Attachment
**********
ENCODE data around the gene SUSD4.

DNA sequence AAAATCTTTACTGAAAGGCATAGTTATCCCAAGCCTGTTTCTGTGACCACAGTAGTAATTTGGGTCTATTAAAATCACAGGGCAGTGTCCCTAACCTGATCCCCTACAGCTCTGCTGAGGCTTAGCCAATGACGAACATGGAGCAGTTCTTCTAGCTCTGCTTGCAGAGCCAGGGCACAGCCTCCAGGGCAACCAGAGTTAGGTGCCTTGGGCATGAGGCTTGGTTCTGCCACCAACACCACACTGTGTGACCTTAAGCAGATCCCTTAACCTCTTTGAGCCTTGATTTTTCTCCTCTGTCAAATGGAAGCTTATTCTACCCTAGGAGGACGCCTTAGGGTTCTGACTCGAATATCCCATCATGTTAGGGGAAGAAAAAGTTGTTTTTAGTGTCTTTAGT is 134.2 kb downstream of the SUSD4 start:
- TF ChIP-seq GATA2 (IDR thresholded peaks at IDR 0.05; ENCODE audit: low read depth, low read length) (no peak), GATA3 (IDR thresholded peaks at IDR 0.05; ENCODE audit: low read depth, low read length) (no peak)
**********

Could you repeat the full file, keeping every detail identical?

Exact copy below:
ENCODE data around the gene SUSD4.

DNA sequence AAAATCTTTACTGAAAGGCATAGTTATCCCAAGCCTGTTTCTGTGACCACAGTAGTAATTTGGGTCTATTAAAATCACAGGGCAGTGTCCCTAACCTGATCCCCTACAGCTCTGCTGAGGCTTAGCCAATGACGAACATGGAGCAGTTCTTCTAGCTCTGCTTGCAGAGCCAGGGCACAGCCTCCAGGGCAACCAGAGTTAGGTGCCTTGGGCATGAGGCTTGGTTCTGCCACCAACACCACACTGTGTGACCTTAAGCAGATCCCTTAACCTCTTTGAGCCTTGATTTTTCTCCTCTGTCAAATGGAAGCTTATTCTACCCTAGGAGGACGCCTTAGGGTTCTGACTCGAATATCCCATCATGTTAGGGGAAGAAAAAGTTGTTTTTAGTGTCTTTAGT is 134.2 kb downstream of the SUSD4 start:
- TF ChIP-seq GATA2 (IDR thresholded peaks at IDR 0.05; ENCODE audit: low read depth, low read length) (no peak), GATA3 (IDR thresholded peaks at IDR 0.05; ENCODE audit: low read depth, low read length) (no peak)